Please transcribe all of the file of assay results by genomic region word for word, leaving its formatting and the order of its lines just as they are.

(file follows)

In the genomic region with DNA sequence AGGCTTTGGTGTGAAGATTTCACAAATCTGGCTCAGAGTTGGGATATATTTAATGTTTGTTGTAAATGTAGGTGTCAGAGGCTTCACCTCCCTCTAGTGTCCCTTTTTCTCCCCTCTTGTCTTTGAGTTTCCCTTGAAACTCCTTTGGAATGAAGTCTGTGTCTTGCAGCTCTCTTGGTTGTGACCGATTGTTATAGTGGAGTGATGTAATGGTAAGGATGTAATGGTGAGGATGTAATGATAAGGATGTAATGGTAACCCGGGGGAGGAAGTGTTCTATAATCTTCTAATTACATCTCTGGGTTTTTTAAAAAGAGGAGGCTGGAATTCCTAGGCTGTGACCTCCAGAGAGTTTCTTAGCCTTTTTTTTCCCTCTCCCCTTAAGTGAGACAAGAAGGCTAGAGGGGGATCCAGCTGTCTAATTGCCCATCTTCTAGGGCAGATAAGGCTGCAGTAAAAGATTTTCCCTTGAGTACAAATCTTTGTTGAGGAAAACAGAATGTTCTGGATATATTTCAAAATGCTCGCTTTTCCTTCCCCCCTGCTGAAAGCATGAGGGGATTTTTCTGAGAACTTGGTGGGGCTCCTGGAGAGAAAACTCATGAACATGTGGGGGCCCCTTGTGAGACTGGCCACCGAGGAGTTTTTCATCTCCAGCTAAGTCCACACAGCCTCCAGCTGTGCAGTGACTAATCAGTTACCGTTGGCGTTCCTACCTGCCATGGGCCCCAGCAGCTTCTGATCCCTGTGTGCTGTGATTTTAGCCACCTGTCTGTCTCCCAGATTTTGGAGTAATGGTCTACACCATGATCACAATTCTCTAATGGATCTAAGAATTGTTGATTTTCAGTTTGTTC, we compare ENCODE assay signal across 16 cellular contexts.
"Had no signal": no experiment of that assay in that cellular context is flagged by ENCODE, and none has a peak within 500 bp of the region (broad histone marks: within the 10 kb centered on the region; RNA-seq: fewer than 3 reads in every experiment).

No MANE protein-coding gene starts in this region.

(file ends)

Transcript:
In the genomic region with DNA sequence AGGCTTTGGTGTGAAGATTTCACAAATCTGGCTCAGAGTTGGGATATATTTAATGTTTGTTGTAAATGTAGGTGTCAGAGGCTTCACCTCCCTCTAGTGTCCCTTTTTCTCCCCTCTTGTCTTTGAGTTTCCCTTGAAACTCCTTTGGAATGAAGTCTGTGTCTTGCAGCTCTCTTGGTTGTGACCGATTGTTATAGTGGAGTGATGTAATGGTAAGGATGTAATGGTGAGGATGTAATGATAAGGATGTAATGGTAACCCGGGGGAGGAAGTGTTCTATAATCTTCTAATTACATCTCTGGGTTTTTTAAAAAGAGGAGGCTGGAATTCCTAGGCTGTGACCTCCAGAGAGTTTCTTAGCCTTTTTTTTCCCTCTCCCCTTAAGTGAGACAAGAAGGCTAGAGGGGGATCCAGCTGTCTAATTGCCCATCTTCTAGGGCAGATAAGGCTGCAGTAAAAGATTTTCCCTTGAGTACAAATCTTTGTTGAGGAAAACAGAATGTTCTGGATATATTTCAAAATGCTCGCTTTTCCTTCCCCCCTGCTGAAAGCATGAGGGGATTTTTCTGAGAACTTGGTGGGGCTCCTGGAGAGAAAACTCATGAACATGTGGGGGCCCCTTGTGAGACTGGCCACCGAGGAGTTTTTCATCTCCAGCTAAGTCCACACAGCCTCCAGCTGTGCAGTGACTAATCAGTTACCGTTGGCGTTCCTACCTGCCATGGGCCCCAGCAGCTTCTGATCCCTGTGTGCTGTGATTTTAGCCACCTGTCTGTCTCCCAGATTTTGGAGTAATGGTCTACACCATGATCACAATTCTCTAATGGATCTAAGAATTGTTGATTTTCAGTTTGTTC, we compare ENCODE assay signal across 16 cellular contexts.
"Had no signal": no experiment of that assay in that cellular context is flagged by ENCODE, and none has a peak within 500 bp of the region (broad histone marks: within the 10 kb centered on the region; RNA-seq: fewer than 3 reads in every experiment).

No MANE protein-coding gene starts in this region.